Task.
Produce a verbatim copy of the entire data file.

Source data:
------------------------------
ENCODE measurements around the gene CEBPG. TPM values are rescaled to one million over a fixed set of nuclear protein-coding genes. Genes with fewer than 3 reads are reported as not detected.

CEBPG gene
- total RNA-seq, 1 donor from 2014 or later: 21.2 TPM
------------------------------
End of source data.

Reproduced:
ENCODE measurements around the gene CEBPG. TPM values are rescaled to one million over a fixed set of nuclear protein-coding genes. Genes with fewer than 3 reads are reported as not detected.

CEBPG gene
- total RNA-seq, 1 donor from 2014 or later: 21.2 TPM